Well, that's rather prejudiced! Germans know how to separate home and work life, and as soon as I find one, I'll give you an example.

Re:Gee...maybe (1)

Draek (916851) | more than 4 years ago | (#31006964)

As soon as you find what? a german, a home, a work, or a life?

If you consider... (4, Insightful)

brennanw (5761) | more than 4 years ago | (#31005570)

... that StarOffice was a wildly popular office suite in Germany in the 90s (before Sun bought the code), I'm surprised the percentage isn't higher.

Re:If you consider... (1)

Just Some Guy (3352) | more than 4 years ago | (#31005770)

You can still buy WordPerfect, but that doesn't have a lot of bearing on today's usage.

Re:If you consider... (1)

gandhi_2 (1108023) | more than 4 years ago | (#31006336)

It does in Utah. ):

Re:If you consider... (2, Interesting)

Hurricane78 (562437) | more than 4 years ago | (#31005822)

That’s reeealy long ago. Also, most people do not know at all, that they are related.
Plus, I find OpenOffice to be a badly-designed sluggishly slow and crappy Office suite. Different than MS Office, but not better or worse.

The reason is, that they both are waaaayyy over their maximum lifespan. They should have had a complete rewrite about 5-10 years ago.
Until that is going to happen, they will become more and more the upside-down pyramid of software design, that killed pre-NT Windows with ME.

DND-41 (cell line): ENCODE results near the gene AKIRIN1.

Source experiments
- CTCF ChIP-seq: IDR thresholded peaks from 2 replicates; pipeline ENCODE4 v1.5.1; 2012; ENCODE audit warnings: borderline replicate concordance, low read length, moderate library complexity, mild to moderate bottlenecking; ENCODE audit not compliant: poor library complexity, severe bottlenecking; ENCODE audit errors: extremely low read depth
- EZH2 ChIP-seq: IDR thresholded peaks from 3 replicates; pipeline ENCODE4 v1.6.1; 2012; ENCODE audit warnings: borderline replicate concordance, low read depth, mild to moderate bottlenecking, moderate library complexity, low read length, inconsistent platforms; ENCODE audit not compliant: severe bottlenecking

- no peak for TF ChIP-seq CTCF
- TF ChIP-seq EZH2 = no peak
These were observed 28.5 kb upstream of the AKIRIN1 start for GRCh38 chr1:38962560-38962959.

Or in short: It needs a revolution. (And I’m on to one, actually.)

Re:If you consider... (0)

Anonymous Coward | more than 4 years ago | (#31006446)

... that StarOffice was a wildly popular office suite in Germany in the 90s.

David Hasselhoff is popular in Germany too. I'm not sure that proves anything.

Re:If you consider... (1)

dunkelfalke (91624) | more than 4 years ago | (#31007052)

Was. Just after the fall of the Berlin Wall. Back then the Germans were so euphoric that pretty much any happy song back then became popular. The current generation probably doesn't even know who David Hasselhoff is.

99% of non-techie readers would say "open what?" (0, Flamebait)

mykos (1627575) | more than 4 years ago | (#31005574)

This survey is a pretty big pill to swallow. I am pretty sure that nearly all the non-IT people I know would have no idea what Open Office was, and I'm sure there are many others who would feel the same here on Slashdot.

Of course, anecdotal evidence isn't a great benchmark, but come on...

Re:99% of non-techie readers would say "open what? (1, Flamebait)

robot256 (1635039) | more than 4 years ago | (#31005704)

So you admit that your opinion is worth even less than a flawed survey of actual users? Thanks for sharing.

I have seen OpenOffice gaining plenty of market share--frequently installed alongside MS Office on campus computers and such. It's true that non-techie people are still clueless, but the ranks of the techies are getting larger with every generation. So there's some anecdotal evidence to counteract your anecdotal evidence, and we're back to square one.